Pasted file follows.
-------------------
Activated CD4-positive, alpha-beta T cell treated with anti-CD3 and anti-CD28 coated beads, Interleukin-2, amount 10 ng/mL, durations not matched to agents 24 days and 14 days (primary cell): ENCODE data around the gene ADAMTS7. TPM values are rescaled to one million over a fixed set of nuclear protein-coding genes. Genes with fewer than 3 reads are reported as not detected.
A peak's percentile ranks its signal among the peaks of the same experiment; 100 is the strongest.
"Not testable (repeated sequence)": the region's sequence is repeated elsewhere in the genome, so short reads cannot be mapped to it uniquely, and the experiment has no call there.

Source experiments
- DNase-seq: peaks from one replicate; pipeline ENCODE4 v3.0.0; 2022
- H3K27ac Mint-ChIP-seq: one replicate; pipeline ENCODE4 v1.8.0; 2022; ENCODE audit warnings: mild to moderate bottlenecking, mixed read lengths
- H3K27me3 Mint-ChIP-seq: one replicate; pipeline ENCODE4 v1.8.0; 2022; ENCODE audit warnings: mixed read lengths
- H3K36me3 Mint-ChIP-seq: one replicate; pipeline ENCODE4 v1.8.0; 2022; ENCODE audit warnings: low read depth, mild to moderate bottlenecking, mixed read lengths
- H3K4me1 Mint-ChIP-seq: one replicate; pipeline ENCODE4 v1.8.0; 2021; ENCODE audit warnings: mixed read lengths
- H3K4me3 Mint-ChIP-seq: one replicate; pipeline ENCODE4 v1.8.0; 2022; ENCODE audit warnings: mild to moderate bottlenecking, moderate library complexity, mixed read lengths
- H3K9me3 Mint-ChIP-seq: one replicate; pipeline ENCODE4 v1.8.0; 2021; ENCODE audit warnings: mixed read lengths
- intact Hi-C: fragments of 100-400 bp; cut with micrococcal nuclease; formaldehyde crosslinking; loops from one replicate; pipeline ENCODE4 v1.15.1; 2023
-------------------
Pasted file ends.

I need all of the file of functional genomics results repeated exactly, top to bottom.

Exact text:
Activated CD4-positive, alpha-beta T cell treated with anti-CD3 and anti-CD28 coated beads, Interleukin-2, amount 10 ng/mL, durations not matched to agents 24 days and 14 days (primary cell): ENCODE data around the gene ADAMTS7. TPM values are rescaled to one million over a fixed set of nuclear protein-coding genes. Genes with fewer than 3 reads are reported as not detected.
A peak's percentile ranks its signal among the peaks of the same experiment; 100 is the strongest.
"Not testable (repeated sequence)": the region's sequence is repeated elsewhere in the genome, so short reads cannot be mapped to it uniquely, and the experiment has no call there.

Source experiments
- DNase-seq: peaks from one replicate; pipeline ENCODE4 v3.0.0; 2022
- H3K27ac Mint-ChIP-seq: one replicate; pipeline ENCODE4 v1.8.0; 2022; ENCODE audit warnings: mild to moderate bottlenecking, mixed read lengths
- H3K27me3 Mint-ChIP-seq: one replicate; pipeline ENCODE4 v1.8.0; 2022; ENCODE audit warnings: mixed read lengths
- H3K36me3 Mint-ChIP-seq: one replicate; pipeline ENCODE4 v1.8.0; 2022; ENCODE audit warnings: low read depth, mild to moderate bottlenecking, mixed read lengths
- H3K4me1 Mint-ChIP-seq: one replicate; pipeline ENCODE4 v1.8.0; 2021; ENCODE audit warnings: mixed read lengths
- H3K4me3 Mint-ChIP-seq: one replicate; pipeline ENCODE4 v1.8.0; 2022; ENCODE audit warnings: mild to moderate bottlenecking, moderate library complexity, mixed read lengths
- H3K9me3 Mint-ChIP-seq: one replicate; pipeline ENCODE4 v1.8.0; 2021; ENCODE audit warnings: mixed read lengths
- intact Hi-C: fragments of 100-400 bp; cut with micrococcal nuclease; formaldehyde crosslinking; loops from one replicate; pipeline ENCODE4 v1.15.1; 2023